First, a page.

Two people with different backgrounds, hailing from different parts of the country, have a shared interest in creating art and wound up living in the same Greater Victoria retirement community.
Dorothy Wing and Myrtle Peters began drawing and painting as pre-teens, the former in her hometown of St. Lambert, Que. near Montreal, the latter in Calgary. Each had plenty of inspiration for creating works of art over the years, primarily life experiences that prompted them to pause for reflection.
Their works are among many pieces on display in the common spaces around Revera Parkwood Place on Shelbourne Street.
Peters, who moved with her husband to Victoria two years ago to be close to their daughter and family, remembers actively creating art during her school days. Born in southwest Saskatchewan, she lived most of her life in Calgary. She recalled one teacher would let her do artwork when other students were still busy with academics.
“Some people can really change your life, or guide you to different things in your life,” she said. Her mother was one, always telling young Myrtle there was nothing she couldn’t do. “She never interfered, she’d let you plan your own life. That’s probably the greatest gift you can give your family.”
In a sitting room at Parkwood is a large painting featuring a snowy scene at night, with light streaming out of a workshop. One of Peters’ first large pieces, it has never been for sale, largely for the memories it rekindles.
“I used to babysit a lot and I’d have to walk home in the dark on snowy nights. There were no streetlights and I’d have to practically feel my way home. I think that’s why I think so much of it,” she said. “The winters were hard.”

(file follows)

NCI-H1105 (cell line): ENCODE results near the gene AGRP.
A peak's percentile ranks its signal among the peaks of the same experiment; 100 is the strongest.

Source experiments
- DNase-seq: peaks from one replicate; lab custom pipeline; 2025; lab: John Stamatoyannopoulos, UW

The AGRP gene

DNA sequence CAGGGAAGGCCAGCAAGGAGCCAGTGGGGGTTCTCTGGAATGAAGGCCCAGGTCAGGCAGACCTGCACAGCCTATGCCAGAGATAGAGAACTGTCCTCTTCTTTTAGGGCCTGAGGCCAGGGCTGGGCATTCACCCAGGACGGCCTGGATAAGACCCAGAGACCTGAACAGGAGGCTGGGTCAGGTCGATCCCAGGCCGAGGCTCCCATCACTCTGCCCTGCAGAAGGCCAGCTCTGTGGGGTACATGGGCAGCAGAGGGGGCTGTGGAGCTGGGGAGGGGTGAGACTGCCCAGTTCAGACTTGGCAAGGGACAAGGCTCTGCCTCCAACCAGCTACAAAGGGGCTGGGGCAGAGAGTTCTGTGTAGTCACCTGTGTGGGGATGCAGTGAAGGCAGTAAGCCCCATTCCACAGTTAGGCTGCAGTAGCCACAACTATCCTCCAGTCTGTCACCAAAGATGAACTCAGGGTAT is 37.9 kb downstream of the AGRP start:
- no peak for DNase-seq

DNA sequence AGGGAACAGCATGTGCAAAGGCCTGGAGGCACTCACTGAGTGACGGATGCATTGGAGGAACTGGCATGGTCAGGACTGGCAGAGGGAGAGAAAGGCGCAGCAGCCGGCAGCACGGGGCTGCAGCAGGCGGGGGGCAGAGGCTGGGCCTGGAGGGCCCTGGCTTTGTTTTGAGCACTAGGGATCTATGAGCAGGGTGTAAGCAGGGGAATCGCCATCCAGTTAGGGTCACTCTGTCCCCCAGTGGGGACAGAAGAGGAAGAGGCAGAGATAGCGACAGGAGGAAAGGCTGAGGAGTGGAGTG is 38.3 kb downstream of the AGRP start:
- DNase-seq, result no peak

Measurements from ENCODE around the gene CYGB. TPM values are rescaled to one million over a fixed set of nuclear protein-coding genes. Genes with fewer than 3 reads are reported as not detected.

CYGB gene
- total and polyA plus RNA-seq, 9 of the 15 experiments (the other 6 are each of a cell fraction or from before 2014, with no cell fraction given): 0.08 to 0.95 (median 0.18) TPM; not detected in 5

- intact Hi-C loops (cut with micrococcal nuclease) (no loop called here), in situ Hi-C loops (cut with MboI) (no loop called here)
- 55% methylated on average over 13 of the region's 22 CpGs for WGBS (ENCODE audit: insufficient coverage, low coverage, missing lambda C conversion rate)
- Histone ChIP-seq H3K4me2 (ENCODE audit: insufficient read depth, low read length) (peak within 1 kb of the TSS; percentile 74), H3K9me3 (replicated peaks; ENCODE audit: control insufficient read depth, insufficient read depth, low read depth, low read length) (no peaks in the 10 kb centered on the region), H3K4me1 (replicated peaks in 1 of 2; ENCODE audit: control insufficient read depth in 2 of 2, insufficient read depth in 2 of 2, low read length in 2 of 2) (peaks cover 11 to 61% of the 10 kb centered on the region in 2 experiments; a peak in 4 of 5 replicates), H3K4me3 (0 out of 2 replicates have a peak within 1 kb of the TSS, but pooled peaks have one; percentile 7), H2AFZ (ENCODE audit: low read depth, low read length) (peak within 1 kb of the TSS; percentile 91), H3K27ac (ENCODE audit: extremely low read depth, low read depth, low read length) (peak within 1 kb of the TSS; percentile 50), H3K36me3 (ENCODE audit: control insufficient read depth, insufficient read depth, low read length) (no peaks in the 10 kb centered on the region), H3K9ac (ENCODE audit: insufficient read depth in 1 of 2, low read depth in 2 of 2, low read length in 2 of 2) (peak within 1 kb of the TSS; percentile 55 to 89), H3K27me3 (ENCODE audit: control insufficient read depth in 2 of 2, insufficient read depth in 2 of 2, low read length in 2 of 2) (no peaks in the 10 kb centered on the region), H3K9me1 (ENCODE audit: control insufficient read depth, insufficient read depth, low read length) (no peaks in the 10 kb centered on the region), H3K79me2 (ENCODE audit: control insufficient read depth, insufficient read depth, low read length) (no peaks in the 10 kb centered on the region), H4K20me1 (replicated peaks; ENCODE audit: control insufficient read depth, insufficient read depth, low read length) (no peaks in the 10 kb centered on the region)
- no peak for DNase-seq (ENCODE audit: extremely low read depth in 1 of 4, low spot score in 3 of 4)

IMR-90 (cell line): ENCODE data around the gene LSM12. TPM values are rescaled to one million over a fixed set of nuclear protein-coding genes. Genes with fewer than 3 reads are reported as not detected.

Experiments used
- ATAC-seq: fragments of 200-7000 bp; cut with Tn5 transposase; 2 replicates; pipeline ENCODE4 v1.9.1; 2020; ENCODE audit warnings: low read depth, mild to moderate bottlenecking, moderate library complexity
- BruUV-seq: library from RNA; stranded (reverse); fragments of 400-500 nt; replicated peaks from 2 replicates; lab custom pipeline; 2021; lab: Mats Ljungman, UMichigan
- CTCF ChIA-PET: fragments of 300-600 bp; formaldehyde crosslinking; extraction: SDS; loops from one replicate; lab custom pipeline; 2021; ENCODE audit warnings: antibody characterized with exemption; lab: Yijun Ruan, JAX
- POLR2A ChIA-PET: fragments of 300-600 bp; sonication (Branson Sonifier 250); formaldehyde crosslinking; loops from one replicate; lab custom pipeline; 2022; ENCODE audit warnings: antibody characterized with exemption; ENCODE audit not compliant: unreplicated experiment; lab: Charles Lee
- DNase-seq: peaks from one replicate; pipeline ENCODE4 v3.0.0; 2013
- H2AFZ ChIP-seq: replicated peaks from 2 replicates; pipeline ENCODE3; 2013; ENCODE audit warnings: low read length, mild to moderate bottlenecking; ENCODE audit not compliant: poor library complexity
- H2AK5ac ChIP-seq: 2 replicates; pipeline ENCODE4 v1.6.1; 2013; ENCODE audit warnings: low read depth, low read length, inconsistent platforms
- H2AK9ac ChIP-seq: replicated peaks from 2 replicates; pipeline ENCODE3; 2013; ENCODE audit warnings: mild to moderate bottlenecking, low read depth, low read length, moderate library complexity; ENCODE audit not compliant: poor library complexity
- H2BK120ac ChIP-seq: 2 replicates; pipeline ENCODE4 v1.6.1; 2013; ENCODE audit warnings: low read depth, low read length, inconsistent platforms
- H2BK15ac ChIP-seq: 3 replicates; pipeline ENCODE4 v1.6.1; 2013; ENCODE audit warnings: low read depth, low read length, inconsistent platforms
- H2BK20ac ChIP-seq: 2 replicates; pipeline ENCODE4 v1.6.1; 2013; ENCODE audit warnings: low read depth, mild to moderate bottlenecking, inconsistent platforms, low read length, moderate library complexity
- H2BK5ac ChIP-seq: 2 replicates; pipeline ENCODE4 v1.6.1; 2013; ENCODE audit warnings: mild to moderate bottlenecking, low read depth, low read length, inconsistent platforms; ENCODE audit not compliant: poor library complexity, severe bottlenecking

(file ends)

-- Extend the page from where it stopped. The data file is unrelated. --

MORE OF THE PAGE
Once she began working as a registered nurse in a Calgary hospital, she used painting as a form of therapy, finding it a good way to relax on her days off. “It was a good way to feel free, to take things out of your mind.”
Her talent for her craft became apparent as she worked further at it.
“I could see the vision of what I wanted to paint in my head,” she said. “I was surprised when people would say they wanted one of my paintings.”
Her husband, a former banker, was her marketer and together they sold a number of Peters’ works.
While the busyness of family activities on the West Coast leaves her little time these days for creating art, she is grateful for what it has given her in life.
Wing is another of the many talented residents at the bustling Parkwood complex, and also has fond memories of experiences that fed into her desire to recreate scenes and paint people.
She remembers as a child jumping on the streetcar coming from Montreal and riding with her friends into the countryside past her home.
“(The driver would) drop us off where the pussy willows were and we’d have great fun catching them. It was a lovely time,” she said.
Long retired from a career in social work and gerontology, Wing enjoys a range of subjects and mediums, with her collected works at Parkwood encompassing everything from breezy watercolours of flowers to a dark-toned portrait of a woman in a frame that gives the work the feel of an old master.
A B.C. resident for the past 20 years or so, she’s experienced life on the Pacific and the Maritimes, as well as a stint in Europe, where she gained new appreciation for the trials of people there who went through war.
Wing enjoys painting faces and extracting more than simply their features. One of her favourites included 22 different faces.
“There is negative and positive and if you see the positive in the person, that’s like their soul, so I sometimes try to point in that direction,” she said, noting she enjoys bringing out the good in people.
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